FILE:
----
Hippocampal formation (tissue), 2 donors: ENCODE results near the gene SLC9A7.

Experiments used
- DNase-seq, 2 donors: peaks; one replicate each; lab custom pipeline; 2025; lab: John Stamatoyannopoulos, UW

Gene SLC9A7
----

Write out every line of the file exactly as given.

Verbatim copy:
Hippocampal formation (tissue), 2 donors: ENCODE results near the gene SLC9A7.

Experiments used
- DNase-seq, 2 donors: peaks; one replicate each; lab custom pipeline; 2025; lab: John Stamatoyannopoulos, UW

Gene SLC9A7